Israeli finance tech startup Ledge has launched a new tool designed to help CFOs with managing cash across multiple banks.
The product rollout comes as finance leaders put a renewed focus on treasury management in the wake of the recent collapse of Silicon Valley Bank.
“There’s suddenly this mass group of companies out there that are now walking into this new reality of trying to manage multiple accounts across different banks, and that’s something that can be very complex to do,” Ledge CEO Tal Kirschenbaum said in an interview.
With its new tool, launched in March, the company is aiming to provide finance teams with a simple way to monitor cash balances across bank accounts and to be alerted when a balance gets too high or too low or when anomalies are detected.
“This was always on our product roadmap, but given recent events, we made a decision to try to rapidly accelerate our development plans,” Kirschenbaum said.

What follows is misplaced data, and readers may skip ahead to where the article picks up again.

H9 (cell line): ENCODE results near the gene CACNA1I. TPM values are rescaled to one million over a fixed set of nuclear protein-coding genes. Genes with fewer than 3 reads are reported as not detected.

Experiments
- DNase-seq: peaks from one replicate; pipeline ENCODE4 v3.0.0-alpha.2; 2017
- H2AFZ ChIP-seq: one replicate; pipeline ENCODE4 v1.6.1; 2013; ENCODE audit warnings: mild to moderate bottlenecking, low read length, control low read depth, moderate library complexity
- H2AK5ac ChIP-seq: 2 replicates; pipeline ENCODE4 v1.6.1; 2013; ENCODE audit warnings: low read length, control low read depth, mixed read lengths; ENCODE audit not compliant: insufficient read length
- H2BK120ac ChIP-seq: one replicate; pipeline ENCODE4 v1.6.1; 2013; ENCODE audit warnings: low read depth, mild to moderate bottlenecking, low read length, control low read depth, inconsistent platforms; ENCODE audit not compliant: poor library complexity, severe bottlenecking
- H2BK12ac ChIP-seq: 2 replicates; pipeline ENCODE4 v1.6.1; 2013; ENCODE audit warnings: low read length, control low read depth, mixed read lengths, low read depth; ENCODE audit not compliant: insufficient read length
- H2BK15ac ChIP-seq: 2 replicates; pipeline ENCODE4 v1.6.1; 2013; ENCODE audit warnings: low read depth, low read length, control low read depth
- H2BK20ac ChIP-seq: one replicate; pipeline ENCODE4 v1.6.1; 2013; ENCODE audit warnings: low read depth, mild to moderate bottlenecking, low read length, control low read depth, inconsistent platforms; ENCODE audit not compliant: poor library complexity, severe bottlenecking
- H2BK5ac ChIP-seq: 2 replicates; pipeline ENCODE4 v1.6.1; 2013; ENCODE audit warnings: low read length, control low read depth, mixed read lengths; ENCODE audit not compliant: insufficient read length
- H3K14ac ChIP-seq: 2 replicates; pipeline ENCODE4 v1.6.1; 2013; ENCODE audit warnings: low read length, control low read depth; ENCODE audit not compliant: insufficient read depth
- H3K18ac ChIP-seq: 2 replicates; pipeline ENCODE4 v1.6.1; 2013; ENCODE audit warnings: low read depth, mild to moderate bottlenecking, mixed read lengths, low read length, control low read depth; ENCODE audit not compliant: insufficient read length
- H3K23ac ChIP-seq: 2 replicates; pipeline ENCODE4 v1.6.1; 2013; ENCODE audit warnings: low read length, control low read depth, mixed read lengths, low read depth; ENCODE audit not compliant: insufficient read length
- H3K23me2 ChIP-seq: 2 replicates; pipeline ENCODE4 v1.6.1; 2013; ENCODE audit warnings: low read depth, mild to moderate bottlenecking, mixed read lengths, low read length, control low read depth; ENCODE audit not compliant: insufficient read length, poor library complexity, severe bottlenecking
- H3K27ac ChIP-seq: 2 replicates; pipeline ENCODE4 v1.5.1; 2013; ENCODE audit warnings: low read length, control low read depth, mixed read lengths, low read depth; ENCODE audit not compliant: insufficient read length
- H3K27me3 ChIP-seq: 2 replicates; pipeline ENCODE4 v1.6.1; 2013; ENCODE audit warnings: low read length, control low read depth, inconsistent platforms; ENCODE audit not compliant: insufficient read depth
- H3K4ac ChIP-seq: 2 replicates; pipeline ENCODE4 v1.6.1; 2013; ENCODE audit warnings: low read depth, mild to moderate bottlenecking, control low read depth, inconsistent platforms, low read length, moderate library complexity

Fintech firm Marqeta has hinted at plans for a similar move. During an investor conference last month, Marqeta CEO Simon Khalaf said he expected the company to offer new products that will help customers “achieve stability among multiple banking networks,” as previously reported by Industry Dive sister publication Payments Dive. A company spokesperson declined to provide further details.
The recent failure of Santa Clara, Calif.-based Silicon Valley Bank, followed by a similar crisis at New York’s Signature Bank, has rattled nerves in the corporate finance community, according to a Gartner survey released on March 16.
Eighty-five percent of CFOs expressed concern about the impact of bank failures on their operations, with 18% noting they had some level of exposure to one of the failing banks. More than one in four respondents said they planned to diversify their deposits across more banks.
“This crisis has brought concentration risk into the spotlight, with some companies having upwards of 25% of their cash reserves caught in a failed bank,” Alexander Bant, chief of research in Gartner’s finance practice, said in a press release.